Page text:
Fantastic Fest 2011: YOU SAID WHAT Review

Todd Brown, Founder and Editor
Glenn has a problem. Arriving home early on his anniversary hoping to surprise his girlfriend with flowers he does exactly that. The problem is he also surprises the naked man whose nipples she has just covered with whipped cream. So now Glenn is sad.

Luckily Glenn has a trio of very good friends. Good film-loving friends who offer Glenn a couch to sleep on and a plan to get him back on his feet. Back in the saddle, as it were. They shall organize an audition for a film that does not exist and they shall invite only women, women who will be told Glenn is a movie director to push them down the path to admiration and love. The problem, of course, comes when Glenn actually meets a woman he likes in one of the auditions and - desperate - to see her again offers her a part in a movie which does not actually exist, thereby forcing Glenn and his friends to actually make a movie or be exposed. Cue a comedy of errors that eventually leads to Peter Stormare standing on the back of a homemade paper mâché dragon shrieking "I am the King of Darkness!"

If the opening of this film sounds familiar, that's because it should. Because You Said What is a film that very openly and explicitly lifts the premise of Takashi Miike's Audition and re-envisions it as a romantic comedy. It's an idea that could be disastrous in the wrong hands but brought to you by Patrik Syversen - the director of Norwegian slasher Manhunt - and the producing team behind Nazi zombie comedy Dead Snow, You Said What proves to be a charmer - a picture made by geeks for geeks that gets all the little details right.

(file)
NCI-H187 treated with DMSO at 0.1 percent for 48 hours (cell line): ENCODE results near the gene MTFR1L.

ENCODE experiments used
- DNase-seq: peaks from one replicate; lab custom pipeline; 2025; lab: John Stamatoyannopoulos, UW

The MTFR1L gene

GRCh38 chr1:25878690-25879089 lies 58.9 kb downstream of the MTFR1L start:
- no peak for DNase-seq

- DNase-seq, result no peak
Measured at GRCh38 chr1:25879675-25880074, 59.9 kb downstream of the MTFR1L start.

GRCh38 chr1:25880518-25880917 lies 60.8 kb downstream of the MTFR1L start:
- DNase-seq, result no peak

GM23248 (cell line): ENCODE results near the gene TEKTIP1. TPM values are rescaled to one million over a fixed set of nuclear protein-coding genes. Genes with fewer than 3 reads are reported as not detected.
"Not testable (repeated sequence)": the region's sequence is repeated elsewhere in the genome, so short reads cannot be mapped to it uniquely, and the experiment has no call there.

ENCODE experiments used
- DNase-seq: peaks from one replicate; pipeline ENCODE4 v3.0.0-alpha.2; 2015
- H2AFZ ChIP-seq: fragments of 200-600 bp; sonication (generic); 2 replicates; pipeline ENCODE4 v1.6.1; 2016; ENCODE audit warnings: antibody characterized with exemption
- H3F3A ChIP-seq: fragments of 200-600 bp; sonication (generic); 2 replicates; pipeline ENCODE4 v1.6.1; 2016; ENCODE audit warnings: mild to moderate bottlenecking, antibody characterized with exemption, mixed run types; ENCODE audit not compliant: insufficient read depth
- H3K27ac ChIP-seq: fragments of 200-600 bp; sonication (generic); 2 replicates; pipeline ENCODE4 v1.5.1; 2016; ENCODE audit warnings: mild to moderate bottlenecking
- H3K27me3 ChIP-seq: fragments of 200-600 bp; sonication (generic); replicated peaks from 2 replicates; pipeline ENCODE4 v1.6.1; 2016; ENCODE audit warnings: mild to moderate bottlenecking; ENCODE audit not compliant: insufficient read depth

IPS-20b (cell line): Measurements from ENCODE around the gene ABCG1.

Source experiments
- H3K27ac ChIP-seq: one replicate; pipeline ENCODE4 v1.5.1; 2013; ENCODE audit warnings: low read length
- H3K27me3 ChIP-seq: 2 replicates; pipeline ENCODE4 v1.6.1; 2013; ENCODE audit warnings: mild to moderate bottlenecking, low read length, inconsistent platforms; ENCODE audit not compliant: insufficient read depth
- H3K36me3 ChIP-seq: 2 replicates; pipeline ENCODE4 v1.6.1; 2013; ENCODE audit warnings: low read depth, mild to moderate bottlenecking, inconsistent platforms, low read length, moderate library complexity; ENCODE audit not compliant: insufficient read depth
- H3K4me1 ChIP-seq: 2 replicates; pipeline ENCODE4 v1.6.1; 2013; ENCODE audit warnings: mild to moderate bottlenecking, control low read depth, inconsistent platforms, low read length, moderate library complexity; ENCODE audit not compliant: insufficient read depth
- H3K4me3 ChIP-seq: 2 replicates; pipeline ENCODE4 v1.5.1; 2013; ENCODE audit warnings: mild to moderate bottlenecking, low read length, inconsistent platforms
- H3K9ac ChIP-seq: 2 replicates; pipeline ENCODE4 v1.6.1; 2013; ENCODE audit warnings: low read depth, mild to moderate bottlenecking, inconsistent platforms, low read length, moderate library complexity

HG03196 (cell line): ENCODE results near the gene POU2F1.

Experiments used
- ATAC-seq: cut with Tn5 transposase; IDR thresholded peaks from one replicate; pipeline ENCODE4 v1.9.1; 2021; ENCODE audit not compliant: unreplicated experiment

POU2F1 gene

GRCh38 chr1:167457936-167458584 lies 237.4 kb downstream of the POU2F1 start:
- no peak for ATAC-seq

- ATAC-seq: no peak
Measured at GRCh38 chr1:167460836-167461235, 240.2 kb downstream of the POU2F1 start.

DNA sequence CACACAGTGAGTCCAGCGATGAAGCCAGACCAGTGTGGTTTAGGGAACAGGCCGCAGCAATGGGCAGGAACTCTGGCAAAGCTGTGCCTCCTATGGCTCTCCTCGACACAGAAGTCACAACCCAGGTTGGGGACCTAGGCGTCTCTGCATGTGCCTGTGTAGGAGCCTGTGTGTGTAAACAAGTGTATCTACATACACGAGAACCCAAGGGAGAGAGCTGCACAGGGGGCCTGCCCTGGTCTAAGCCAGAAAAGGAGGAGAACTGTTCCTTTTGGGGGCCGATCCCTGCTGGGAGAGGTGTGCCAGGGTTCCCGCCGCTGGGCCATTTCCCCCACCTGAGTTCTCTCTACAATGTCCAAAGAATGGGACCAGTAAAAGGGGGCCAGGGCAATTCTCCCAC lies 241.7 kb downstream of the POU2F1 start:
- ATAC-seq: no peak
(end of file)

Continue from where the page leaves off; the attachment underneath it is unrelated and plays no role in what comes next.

Lovably rough around the edges and prone to little diversions the film mirrors the personalities of the characters at its core. It's a little bit awkward, a little bit stupid when it comes to expressing its emotions, but entirely a labor of love. You Said What is a film that avoids Apatow-style grossout and irritating post modern irony, instead opting for a more earnest, character based approach that mirrors the teen comedies produced alongside the 80's pop tunes that make up the soundtrack. The gags are mostly low key and situational rather than big punch lines, the film relying on audiences identifying closely with the characters they see on screen for its effect. And let's be honest: If you're seeing this film at Fantastic Fest you know these characters very well indeed and very likely are one of them yourself.

Directors Patrik Syversen and Nini Bull Robsahm leave behind the stylized approach of Syversen's earlier work instead embracing a more low key, indie approach to keep the focus on the actors rather than the camera. Good move. Star Henrik Thodesen delivers a charming performance as Glenn, the fragile and sensitive young man in the eye of the storm, with Odd Magnus Williamson (Reprise), Stig Frode Henriksen (Dead Snow) and Stein Johan Grieg Halvorsen nailing the dynamics of the core group that cook up the fake audition scheme in the first place. Throw in a winning performance by Marte Christensen - entirely believable as the girl Glenn falls for - and you've got a winning combination.

A low key charmer, You Said What proves that geeks have a heart, too.
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